“As we described previously, OCPA could not provide us with evidence of the selection process that the chief executive officer described,” the audit says.
More recently, the OCPA board in December 2022 approved yet another contract amendment that increased its maximum cost to about $230,000 without competitive bidding, the report states
Again, the audit states, “OCPA could not provide us with evidence of the selection process that the chief executive officer described.”
OCPA officials said its board reviewed and approved the majority of the contracts during multiple meetings.
Irvine mulling what to do
A majority of the Irvine City Council voted in December to remain with OCPA, but members were expected to discuss that vote during a meeting Tuesday night.
City Manager Oliver Chi has estimated it would cost Irvine about $145 million to withdraw from the OCPA, but noted the city should be able to recover money through the resale of power contracts.
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Irvine Councilmember Kathleen Treseder, who currently sits on the OCPA board and was contacted before Tuesday’s meeting, said she is in leaning toward staying with the agency.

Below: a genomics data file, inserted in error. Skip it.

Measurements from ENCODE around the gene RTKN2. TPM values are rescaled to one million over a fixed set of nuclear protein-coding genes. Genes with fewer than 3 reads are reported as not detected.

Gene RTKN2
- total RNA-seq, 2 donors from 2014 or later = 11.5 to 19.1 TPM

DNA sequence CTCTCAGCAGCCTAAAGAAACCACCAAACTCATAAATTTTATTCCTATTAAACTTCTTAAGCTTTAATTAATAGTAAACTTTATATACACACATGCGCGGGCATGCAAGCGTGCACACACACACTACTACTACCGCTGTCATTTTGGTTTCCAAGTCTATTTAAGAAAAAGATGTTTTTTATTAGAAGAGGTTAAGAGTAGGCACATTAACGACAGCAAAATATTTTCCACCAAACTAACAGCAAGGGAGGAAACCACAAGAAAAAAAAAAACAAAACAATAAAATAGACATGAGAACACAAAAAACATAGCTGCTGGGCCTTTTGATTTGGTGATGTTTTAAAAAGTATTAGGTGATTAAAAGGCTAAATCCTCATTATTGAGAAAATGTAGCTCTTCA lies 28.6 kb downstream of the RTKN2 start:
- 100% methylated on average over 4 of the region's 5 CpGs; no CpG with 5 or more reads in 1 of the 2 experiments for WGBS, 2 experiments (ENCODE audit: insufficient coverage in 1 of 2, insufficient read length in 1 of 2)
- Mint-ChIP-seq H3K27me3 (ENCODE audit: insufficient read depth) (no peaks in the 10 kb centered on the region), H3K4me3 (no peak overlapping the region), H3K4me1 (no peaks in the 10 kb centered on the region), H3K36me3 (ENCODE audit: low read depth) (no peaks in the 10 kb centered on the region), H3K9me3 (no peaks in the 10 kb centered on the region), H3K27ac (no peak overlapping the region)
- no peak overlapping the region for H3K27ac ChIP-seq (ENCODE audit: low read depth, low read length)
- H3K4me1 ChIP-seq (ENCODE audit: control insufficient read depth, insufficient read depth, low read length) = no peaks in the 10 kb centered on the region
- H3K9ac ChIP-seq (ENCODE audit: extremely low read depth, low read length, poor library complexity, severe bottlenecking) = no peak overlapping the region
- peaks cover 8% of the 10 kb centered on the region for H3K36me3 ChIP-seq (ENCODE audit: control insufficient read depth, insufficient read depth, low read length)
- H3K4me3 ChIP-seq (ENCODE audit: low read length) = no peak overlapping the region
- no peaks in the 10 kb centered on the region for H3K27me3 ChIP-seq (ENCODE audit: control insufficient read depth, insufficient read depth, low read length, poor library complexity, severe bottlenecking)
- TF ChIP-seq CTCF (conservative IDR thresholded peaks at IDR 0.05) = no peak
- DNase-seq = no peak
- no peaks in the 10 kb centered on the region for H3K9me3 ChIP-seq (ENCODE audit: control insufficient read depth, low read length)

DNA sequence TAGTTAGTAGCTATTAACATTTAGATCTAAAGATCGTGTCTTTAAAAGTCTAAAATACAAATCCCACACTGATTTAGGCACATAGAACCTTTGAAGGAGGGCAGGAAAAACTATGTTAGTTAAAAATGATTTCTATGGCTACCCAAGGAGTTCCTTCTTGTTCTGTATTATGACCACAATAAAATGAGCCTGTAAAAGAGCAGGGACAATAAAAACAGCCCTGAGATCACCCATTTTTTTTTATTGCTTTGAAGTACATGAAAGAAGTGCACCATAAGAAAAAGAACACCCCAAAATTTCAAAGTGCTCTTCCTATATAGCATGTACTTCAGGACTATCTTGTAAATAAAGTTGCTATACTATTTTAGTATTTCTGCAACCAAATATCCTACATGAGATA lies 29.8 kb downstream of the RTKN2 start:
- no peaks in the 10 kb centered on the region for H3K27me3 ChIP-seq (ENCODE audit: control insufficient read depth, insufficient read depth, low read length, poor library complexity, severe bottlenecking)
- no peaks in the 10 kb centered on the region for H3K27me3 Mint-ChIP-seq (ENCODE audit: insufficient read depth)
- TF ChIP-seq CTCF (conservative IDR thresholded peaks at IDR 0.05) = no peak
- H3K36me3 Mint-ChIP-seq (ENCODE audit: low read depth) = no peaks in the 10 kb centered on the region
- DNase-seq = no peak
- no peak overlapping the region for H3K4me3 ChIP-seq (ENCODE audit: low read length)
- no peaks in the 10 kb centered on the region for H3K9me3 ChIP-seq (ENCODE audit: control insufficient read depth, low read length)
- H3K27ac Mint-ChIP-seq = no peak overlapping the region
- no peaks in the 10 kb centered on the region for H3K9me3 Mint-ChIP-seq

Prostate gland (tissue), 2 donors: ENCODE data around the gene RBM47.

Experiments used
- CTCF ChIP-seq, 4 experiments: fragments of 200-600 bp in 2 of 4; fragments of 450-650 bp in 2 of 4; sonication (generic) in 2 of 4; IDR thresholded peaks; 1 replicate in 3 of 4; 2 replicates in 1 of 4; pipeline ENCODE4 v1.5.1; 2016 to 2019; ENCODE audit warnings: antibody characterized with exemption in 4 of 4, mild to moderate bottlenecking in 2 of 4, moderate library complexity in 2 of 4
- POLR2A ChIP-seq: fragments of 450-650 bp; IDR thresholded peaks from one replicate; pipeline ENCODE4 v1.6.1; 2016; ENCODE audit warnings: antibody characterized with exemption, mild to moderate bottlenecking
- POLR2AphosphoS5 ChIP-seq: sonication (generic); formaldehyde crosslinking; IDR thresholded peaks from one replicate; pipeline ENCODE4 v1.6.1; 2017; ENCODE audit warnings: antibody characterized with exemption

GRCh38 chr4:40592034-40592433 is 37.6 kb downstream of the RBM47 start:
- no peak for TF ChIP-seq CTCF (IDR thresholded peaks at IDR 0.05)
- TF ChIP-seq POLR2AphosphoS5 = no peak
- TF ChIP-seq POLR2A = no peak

“The audit did place responsibility for some of the concerns on the board not providing close enough oversight of the agency,” she said, describing the report as “valid” and “evidence-based. I’m trying to keep a close eye on all the information that I can get about the agency’s operations and financials and I’m hoping that my other board colleagues will as well.”
Fullerton Mayor Fred Jung, who currently serves as chair of the OCPA board, described the state audit as “the most thorough” to date.
The board is taking a renewed and aggressive approach to implementing the auditors’ recommendations, Jung said. He added that some of the recommendations, including making sure the OCPA’s Citizens Advisory Commission has an increased role in directing the agency, as well as the hiring of a communications director, have already been implemented.
“The state audit, the county audit, and also the grand jury report are all good testaments to how we as an agency need to be moving forward,” Jung said.
OCPA board members plan to address the audit findings in March.